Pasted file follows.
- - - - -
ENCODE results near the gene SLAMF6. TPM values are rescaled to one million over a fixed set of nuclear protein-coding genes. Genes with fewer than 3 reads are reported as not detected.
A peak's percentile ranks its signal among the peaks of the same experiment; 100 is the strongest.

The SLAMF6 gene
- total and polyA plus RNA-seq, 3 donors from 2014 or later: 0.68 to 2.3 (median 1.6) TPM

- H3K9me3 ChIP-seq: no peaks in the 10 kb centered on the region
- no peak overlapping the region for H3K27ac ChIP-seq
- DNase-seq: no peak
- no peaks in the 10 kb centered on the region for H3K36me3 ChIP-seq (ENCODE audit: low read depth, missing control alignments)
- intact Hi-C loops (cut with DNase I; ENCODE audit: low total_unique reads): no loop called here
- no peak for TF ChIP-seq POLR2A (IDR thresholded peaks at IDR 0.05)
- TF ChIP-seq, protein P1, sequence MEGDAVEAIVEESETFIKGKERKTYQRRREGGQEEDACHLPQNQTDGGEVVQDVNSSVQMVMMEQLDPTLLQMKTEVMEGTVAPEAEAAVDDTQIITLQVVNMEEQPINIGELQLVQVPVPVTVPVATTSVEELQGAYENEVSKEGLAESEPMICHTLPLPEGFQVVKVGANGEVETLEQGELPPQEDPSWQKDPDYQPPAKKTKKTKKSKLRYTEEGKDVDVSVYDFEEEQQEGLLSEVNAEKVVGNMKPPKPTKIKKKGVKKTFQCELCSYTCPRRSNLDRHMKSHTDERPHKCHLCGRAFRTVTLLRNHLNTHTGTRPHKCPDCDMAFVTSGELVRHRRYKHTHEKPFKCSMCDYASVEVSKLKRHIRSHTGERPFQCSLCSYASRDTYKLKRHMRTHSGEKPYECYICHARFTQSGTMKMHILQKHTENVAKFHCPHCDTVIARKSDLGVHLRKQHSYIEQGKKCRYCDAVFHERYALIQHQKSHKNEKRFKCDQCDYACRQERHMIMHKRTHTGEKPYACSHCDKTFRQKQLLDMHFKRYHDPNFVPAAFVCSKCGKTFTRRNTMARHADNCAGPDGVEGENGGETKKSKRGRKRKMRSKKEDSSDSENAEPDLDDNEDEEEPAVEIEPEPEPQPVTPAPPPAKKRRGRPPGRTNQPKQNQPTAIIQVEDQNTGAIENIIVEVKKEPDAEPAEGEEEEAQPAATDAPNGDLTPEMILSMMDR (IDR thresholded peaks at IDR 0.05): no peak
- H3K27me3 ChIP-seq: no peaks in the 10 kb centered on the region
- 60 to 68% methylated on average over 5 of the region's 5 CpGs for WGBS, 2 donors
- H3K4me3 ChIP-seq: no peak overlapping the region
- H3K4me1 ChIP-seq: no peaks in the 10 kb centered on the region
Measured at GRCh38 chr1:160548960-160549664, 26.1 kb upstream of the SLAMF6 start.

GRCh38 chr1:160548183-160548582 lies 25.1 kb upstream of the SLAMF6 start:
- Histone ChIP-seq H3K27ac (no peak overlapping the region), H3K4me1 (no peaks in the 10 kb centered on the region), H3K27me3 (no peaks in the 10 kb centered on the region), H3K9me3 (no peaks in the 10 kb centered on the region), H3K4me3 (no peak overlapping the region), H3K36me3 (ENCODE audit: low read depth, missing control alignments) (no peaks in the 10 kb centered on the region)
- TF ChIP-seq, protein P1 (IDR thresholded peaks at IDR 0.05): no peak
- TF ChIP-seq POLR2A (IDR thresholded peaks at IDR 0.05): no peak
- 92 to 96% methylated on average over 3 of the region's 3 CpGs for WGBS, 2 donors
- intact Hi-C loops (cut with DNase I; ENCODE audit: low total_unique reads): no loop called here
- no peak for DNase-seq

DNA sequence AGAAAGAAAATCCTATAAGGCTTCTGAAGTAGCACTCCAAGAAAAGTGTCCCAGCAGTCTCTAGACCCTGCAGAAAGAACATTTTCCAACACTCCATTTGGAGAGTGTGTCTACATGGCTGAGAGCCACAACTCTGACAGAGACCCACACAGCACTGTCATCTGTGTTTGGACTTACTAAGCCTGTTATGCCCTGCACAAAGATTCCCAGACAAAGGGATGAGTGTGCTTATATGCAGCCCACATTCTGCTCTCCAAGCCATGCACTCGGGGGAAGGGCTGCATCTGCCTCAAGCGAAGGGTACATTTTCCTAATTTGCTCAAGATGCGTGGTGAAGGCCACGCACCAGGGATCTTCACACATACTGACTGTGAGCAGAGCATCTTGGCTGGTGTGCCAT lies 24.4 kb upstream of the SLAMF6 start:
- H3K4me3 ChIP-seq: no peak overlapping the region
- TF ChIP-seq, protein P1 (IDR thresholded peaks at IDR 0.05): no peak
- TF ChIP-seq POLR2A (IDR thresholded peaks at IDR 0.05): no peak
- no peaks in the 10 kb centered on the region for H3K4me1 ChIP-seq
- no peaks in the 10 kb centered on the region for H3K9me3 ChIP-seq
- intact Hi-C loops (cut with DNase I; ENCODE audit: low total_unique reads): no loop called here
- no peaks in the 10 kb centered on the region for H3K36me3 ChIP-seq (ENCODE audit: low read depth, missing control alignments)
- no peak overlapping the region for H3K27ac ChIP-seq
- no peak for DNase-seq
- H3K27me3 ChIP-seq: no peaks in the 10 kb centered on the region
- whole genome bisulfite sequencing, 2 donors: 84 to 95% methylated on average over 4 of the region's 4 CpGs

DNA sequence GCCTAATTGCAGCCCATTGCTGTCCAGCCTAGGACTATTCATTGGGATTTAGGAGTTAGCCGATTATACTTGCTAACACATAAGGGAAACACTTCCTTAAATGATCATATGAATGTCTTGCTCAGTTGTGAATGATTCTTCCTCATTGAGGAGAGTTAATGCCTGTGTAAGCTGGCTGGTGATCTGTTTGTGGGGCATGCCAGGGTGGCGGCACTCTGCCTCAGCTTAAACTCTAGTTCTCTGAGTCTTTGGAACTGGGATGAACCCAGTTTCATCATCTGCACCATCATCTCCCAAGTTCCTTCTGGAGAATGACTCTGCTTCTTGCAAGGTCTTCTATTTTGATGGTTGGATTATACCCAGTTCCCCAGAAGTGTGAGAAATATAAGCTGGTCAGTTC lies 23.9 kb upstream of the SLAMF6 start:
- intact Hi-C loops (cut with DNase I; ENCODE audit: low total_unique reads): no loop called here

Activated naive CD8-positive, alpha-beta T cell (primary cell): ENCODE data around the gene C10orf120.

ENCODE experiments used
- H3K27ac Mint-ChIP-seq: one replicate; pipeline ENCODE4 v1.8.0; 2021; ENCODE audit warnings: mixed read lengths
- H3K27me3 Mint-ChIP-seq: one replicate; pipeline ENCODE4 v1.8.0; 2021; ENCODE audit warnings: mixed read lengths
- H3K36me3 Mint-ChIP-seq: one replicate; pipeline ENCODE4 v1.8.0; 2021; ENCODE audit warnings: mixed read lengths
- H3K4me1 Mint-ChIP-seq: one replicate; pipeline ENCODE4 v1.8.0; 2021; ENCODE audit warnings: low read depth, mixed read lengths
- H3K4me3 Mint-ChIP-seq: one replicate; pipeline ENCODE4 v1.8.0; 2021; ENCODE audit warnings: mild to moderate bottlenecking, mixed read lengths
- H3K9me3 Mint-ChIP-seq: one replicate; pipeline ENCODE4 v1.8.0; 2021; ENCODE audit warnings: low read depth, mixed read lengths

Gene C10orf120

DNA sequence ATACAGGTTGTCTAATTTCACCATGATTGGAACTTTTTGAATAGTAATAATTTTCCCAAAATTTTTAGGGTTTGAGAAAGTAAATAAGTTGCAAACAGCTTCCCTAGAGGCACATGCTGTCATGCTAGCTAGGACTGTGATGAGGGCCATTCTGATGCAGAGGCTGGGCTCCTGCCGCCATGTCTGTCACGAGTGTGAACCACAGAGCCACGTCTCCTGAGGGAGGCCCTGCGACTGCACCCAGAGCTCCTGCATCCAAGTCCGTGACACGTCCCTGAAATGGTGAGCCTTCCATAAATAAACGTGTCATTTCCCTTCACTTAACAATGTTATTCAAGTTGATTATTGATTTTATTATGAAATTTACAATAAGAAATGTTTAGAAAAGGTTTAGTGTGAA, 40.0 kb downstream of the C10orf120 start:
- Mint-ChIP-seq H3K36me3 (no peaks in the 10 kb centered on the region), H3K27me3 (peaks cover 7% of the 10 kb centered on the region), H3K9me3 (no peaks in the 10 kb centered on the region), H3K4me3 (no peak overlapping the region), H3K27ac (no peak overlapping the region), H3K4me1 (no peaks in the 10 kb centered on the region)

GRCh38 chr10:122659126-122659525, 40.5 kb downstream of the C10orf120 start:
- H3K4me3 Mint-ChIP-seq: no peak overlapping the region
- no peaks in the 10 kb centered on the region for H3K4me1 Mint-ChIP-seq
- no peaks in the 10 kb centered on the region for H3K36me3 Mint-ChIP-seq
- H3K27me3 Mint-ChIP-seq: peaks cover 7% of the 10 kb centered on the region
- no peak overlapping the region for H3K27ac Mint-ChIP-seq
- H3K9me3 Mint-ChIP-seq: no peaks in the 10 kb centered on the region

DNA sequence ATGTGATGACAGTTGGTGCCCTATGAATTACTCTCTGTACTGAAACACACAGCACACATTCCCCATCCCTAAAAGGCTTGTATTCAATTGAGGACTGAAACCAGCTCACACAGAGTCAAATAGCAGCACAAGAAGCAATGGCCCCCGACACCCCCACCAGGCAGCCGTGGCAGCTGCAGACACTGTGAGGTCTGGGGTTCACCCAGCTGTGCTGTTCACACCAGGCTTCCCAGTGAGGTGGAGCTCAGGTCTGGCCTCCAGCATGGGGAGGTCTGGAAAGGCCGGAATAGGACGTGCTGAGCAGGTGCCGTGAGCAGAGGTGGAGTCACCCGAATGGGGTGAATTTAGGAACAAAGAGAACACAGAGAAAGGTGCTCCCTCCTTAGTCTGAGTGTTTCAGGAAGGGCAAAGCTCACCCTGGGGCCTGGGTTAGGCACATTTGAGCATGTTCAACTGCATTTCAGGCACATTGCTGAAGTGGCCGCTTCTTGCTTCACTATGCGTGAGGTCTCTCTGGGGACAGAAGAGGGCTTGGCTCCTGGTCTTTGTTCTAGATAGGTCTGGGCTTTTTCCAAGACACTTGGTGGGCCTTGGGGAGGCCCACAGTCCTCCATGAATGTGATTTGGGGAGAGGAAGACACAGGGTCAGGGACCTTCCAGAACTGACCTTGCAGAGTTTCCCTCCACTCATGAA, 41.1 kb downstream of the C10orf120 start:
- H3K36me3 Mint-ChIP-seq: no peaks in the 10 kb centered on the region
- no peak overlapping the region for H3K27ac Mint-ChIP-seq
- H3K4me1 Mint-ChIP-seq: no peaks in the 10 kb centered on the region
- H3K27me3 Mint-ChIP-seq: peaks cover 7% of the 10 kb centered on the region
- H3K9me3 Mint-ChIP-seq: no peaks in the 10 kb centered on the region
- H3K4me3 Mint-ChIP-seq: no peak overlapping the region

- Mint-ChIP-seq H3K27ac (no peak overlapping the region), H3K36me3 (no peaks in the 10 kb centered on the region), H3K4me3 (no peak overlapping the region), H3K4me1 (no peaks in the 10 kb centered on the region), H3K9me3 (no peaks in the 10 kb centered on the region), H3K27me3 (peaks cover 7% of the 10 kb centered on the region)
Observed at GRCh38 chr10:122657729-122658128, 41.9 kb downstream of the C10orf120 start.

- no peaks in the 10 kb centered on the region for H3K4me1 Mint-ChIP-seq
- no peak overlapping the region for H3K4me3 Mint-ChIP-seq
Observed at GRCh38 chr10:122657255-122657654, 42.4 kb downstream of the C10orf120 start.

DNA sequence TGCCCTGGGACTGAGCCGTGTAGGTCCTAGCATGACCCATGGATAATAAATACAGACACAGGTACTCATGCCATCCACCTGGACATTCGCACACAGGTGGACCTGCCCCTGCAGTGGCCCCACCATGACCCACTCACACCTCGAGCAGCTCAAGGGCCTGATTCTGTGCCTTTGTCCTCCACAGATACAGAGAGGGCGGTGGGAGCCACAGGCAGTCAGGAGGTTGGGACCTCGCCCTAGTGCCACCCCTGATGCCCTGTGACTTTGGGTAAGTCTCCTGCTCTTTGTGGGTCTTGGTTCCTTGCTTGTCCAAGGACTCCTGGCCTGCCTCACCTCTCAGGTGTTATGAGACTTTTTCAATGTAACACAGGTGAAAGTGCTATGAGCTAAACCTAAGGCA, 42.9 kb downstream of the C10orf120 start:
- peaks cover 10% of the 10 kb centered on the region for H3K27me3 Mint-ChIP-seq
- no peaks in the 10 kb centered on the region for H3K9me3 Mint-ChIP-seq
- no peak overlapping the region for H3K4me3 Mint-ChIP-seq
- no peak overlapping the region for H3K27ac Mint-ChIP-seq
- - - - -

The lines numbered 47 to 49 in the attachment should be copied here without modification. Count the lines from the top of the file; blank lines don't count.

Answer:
DNA sequence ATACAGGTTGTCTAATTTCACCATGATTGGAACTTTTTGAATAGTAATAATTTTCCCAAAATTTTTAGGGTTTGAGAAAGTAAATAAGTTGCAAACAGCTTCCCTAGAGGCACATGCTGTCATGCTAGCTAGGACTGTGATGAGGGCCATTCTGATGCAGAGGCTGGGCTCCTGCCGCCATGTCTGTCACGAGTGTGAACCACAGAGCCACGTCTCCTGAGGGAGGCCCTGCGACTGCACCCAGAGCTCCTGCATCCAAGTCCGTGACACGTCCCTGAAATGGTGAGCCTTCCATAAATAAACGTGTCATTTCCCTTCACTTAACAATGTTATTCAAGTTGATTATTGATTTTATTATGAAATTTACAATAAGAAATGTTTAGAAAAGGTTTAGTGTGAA, 40.0 kb downstream of the C10orf120 start:
- Mint-ChIP-seq H3K36me3 (no peaks in the 10 kb centered on the region), H3K27me3 (peaks cover 7% of the 10 kb centered on the region), H3K9me3 (no peaks in the 10 kb centered on the region), H3K4me3 (no peak overlapping the region), H3K27ac (no peak overlapping the region), H3K4me1 (no peaks in the 10 kb centered on the region)

GRCh38 chr10:122659126-122659525, 40.5 kb downstream of the C10orf120 start: